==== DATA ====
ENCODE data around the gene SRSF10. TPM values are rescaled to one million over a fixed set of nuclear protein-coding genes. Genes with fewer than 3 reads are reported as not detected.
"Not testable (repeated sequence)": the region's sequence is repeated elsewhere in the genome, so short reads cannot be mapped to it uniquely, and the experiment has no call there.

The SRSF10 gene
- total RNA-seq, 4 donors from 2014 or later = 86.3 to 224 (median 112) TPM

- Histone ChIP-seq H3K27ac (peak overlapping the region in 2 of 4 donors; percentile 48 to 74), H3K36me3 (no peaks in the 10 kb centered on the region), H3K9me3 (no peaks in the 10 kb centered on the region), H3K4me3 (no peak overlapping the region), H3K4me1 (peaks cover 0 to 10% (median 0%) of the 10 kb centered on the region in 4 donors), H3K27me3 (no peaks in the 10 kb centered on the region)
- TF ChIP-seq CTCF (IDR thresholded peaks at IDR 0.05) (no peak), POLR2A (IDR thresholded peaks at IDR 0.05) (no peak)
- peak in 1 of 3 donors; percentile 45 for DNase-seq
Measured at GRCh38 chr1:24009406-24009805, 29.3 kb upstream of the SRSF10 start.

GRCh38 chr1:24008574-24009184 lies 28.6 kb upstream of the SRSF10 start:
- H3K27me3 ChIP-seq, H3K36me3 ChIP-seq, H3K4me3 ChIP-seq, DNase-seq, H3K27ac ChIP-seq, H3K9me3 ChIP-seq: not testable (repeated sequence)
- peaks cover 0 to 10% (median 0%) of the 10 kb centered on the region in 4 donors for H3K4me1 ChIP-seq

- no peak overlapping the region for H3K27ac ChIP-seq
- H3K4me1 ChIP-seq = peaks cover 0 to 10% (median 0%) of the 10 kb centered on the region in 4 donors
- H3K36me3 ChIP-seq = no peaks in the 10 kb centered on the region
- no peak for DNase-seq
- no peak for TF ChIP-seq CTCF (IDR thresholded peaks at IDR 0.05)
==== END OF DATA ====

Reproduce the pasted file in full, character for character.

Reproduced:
ENCODE data around the gene SRSF10. TPM values are rescaled to one million over a fixed set of nuclear protein-coding genes. Genes with fewer than 3 reads are reported as not detected.
"Not testable (repeated sequence)": the region's sequence is repeated elsewhere in the genome, so short reads cannot be mapped to it uniquely, and the experiment has no call there.

The SRSF10 gene
- total RNA-seq, 4 donors from 2014 or later = 86.3 to 224 (median 112) TPM

- Histone ChIP-seq H3K27ac (peak overlapping the region in 2 of 4 donors; percentile 48 to 74), H3K36me3 (no peaks in the 10 kb centered on the region), H3K9me3 (no peaks in the 10 kb centered on the region), H3K4me3 (no peak overlapping the region), H3K4me1 (peaks cover 0 to 10% (median 0%) of the 10 kb centered on the region in 4 donors), H3K27me3 (no peaks in the 10 kb centered on the region)
- TF ChIP-seq CTCF (IDR thresholded peaks at IDR 0.05) (no peak), POLR2A (IDR thresholded peaks at IDR 0.05) (no peak)
- peak in 1 of 3 donors; percentile 45 for DNase-seq
Measured at GRCh38 chr1:24009406-24009805, 29.3 kb upstream of the SRSF10 start.

GRCh38 chr1:24008574-24009184 lies 28.6 kb upstream of the SRSF10 start:
- H3K27me3 ChIP-seq, H3K36me3 ChIP-seq, H3K4me3 ChIP-seq, DNase-seq, H3K27ac ChIP-seq, H3K9me3 ChIP-seq: not testable (repeated sequence)
- peaks cover 0 to 10% (median 0%) of the 10 kb centered on the region in 4 donors for H3K4me1 ChIP-seq

- no peak overlapping the region for H3K27ac ChIP-seq
- H3K4me1 ChIP-seq = peaks cover 0 to 10% (median 0%) of the 10 kb centered on the region in 4 donors
- H3K36me3 ChIP-seq = no peaks in the 10 kb centered on the region
- no peak for DNase-seq
- no peak for TF ChIP-seq CTCF (IDR thresholded peaks at IDR 0.05)